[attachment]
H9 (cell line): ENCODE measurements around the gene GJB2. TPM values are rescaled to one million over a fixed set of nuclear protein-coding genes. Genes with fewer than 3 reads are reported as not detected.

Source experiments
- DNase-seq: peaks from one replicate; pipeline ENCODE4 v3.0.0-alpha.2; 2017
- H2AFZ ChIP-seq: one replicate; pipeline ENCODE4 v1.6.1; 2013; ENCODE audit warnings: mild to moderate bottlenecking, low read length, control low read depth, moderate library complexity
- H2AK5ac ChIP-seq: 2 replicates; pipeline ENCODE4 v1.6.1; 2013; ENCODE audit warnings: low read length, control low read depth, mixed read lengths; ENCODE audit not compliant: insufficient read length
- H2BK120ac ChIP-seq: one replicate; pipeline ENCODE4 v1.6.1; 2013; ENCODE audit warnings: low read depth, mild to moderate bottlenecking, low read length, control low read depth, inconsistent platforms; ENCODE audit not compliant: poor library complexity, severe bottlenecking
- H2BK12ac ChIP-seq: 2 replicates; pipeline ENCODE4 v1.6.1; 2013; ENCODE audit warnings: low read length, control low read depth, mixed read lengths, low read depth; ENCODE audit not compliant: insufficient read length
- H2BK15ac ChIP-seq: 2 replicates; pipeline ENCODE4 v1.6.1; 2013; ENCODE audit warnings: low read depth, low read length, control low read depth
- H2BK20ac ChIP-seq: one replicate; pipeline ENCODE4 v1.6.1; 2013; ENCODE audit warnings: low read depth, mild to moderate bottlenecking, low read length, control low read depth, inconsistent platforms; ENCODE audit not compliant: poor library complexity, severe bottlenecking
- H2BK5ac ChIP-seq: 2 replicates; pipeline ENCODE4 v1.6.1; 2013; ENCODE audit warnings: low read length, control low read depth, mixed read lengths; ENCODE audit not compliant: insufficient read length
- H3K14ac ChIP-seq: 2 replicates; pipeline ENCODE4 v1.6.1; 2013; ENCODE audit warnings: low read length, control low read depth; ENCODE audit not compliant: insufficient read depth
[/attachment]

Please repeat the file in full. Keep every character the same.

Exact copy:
H9 (cell line): ENCODE measurements around the gene GJB2. TPM values are rescaled to one million over a fixed set of nuclear protein-coding genes. Genes with fewer than 3 reads are reported as not detected.

Source experiments
- DNase-seq: peaks from one replicate; pipeline ENCODE4 v3.0.0-alpha.2; 2017
- H2AFZ ChIP-seq: one replicate; pipeline ENCODE4 v1.6.1; 2013; ENCODE audit warnings: mild to moderate bottlenecking, low read length, control low read depth, moderate library complexity
- H2AK5ac ChIP-seq: 2 replicates; pipeline ENCODE4 v1.6.1; 2013; ENCODE audit warnings: low read length, control low read depth, mixed read lengths; ENCODE audit not compliant: insufficient read length
- H2BK120ac ChIP-seq: one replicate; pipeline ENCODE4 v1.6.1; 2013; ENCODE audit warnings: low read depth, mild to moderate bottlenecking, low read length, control low read depth, inconsistent platforms; ENCODE audit not compliant: poor library complexity, severe bottlenecking
- H2BK12ac ChIP-seq: 2 replicates; pipeline ENCODE4 v1.6.1; 2013; ENCODE audit warnings: low read length, control low read depth, mixed read lengths, low read depth; ENCODE audit not compliant: insufficient read length
- H2BK15ac ChIP-seq: 2 replicates; pipeline ENCODE4 v1.6.1; 2013; ENCODE audit warnings: low read depth, low read length, control low read depth
- H2BK20ac ChIP-seq: one replicate; pipeline ENCODE4 v1.6.1; 2013; ENCODE audit warnings: low read depth, mild to moderate bottlenecking, low read length, control low read depth, inconsistent platforms; ENCODE audit not compliant: poor library complexity, severe bottlenecking
- H2BK5ac ChIP-seq: 2 replicates; pipeline ENCODE4 v1.6.1; 2013; ENCODE audit warnings: low read length, control low read depth, mixed read lengths; ENCODE audit not compliant: insufficient read length
- H3K14ac ChIP-seq: 2 replicates; pipeline ENCODE4 v1.6.1; 2013; ENCODE audit warnings: low read length, control low read depth; ENCODE audit not compliant: insufficient read depth